- Almonty (AII) takes another big step to securing a US$75.1 million (A$109 million) loan from a German Bank, after raising US$3.3 million in a private placement
- The company is looking to rebuild the massive Sangdong tungsten mine in South Korea and a condition of the deal was to pay certain fees
- Almonty has now paid off those fees with the help of the capital raise and is waiting on the bank to approve the big loan
- The company expects the loan to be confirmed around May 21 and it will then be able to start drawing money and developing the Sangdong mine
- Almonty has ended the day in they grey with shares closing at 85 cents each
Almonty (AII) is another step closer to getting a funding boost to reactivate and develop the Sangdong mine in South Korea, one of the largest tungsten mines in the world.
The company has raised US$3.3 million (A$4.7 million) in a private placement between company directors and existing shareholders.
The company issued over 2.8 million common shares at C 94 cents (A$1.05) per share and over 1.4 million units at US 70 cents.
Under the placement, each unit will include one common share and one-half purchase warrant with each whole warrant being exercisable at US 84 cents for 24 months from closing.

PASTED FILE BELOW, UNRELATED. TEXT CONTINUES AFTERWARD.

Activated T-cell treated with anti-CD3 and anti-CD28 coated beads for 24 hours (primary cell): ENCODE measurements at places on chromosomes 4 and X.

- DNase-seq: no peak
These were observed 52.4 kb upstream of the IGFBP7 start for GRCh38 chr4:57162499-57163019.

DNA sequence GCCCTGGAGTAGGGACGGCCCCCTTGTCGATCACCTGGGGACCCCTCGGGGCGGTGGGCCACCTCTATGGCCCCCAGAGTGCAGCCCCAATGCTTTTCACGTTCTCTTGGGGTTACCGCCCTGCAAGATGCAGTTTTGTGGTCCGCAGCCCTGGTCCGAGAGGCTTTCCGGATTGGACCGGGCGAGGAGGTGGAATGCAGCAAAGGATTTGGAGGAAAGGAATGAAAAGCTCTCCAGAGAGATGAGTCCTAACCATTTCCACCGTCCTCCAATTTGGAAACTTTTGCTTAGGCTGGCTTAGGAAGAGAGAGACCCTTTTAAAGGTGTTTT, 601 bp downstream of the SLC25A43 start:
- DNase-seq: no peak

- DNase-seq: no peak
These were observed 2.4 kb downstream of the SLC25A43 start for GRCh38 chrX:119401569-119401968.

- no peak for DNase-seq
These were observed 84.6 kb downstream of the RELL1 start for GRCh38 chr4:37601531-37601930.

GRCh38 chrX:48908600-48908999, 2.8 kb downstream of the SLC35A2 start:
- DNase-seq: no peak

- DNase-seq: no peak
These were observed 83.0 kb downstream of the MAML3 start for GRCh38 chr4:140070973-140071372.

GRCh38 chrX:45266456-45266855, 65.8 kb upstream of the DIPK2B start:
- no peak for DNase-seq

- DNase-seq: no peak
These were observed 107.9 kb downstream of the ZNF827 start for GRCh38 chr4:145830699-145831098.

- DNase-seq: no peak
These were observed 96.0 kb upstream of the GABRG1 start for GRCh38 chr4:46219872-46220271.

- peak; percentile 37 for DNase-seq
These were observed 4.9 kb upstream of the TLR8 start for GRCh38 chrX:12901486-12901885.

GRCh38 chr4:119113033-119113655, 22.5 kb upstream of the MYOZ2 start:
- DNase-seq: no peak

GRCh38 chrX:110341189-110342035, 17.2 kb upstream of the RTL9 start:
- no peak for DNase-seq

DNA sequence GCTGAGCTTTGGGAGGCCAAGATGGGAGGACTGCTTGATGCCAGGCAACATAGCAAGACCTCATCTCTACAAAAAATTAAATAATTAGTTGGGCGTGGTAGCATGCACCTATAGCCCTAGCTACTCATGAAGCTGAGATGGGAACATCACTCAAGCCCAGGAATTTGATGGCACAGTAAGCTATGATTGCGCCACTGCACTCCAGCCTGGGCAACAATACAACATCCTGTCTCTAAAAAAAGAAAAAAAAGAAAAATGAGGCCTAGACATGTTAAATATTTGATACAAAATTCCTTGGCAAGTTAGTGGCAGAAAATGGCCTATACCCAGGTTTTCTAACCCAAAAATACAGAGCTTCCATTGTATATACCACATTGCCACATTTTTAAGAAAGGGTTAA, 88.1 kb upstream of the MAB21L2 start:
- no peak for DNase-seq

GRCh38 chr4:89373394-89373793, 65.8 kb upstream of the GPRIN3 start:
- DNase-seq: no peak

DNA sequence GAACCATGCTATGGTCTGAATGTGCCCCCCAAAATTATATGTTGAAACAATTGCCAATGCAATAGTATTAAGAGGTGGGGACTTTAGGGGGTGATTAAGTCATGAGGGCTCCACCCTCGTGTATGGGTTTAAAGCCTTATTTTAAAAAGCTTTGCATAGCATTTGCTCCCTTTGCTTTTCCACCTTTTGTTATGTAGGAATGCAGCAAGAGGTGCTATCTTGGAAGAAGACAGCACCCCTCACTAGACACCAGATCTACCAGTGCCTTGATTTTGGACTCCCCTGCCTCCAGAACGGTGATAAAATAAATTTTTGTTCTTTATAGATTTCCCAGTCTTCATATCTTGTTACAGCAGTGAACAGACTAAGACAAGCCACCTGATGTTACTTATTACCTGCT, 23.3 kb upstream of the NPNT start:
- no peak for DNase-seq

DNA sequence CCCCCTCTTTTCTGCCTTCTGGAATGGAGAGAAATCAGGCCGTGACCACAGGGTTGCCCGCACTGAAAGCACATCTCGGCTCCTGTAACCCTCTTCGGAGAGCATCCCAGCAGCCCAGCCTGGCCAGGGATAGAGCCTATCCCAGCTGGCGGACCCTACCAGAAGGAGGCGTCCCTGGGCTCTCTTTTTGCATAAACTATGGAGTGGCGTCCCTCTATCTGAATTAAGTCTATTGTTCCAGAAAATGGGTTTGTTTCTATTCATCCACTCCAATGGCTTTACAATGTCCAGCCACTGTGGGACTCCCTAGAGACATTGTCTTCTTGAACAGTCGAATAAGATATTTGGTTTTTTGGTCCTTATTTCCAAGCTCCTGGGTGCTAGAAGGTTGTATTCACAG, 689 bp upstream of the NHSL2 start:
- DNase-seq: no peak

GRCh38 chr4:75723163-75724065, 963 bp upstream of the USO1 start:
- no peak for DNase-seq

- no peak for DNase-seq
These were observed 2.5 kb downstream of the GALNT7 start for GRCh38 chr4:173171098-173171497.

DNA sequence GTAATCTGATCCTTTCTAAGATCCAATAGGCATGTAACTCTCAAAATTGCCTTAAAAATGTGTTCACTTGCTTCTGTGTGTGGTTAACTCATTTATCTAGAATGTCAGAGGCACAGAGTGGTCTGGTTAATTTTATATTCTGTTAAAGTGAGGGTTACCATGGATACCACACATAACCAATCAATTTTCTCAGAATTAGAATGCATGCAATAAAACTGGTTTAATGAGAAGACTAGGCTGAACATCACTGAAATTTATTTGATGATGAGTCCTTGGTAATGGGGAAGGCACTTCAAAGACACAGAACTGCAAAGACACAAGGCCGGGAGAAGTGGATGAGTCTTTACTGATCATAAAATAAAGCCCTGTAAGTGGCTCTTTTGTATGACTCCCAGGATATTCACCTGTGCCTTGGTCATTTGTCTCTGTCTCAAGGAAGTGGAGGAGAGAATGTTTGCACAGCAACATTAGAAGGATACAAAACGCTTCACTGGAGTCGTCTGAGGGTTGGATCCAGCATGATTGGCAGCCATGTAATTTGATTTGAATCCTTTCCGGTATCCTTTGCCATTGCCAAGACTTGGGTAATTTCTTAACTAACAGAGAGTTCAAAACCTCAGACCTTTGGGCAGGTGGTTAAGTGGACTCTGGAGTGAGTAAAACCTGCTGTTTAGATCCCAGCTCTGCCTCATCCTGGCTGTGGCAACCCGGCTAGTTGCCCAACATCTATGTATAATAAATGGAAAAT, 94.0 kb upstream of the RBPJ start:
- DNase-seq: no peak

Almonty is focused on rebuilding the Sangdong tungsten mine in South Korea, and to do so, is aiming to secure a US$75.1 million loan from a German bank, KfW IPEX-Bank.
Minerals processor Plansee Group and its tungsten powder manufacturer GTP, entered into an agreement for Almonty to mine the ore and send it to Plansee/GTP for processing. The ore will be then refined into tungsten before it is sold.
The overall goal between the parties is to ‘safeguard’ the long-term primary supply of tungsten raw material.
In order for Almonty to receive the loan from the German bank, Almonty will need to make an agreement with Plansee/GTP and pay certain fees to lock the deal in.
With this capital raise, Almonty has now satisfied its part of the agreement, which means the company just has to wait for the bank to sign off on the hefty loan.
The company is expecting the loan to be confirmed around May 21 and then it will be able to start drawing money and developing the Sangdong mine.
Additionally, Almonty has seen delays in its long lead equipment for Sangdong due to global shipping delays.
Despite this, the company said it won’t delay work at the site as it has adjusted its scheduled to bring forward areas that are manufactured or planned in South Korea and pushed installation of imported items not yet in country to compensate the shipping delays.
Due to this, the commissioning date will be towards the end of the second quarter of 2023.
“What is important is to highlight that the company placed orders for all of the long lead time equipment, both milling and flotation last year in 2021, prior to the drawdown,” CEO Lewis Black said.
“This enabled us to capture pricing and delivery times on significantly more favourable terms than if ordered today.”
Almonty ended the day in they grey with shares closing at 85 cents each.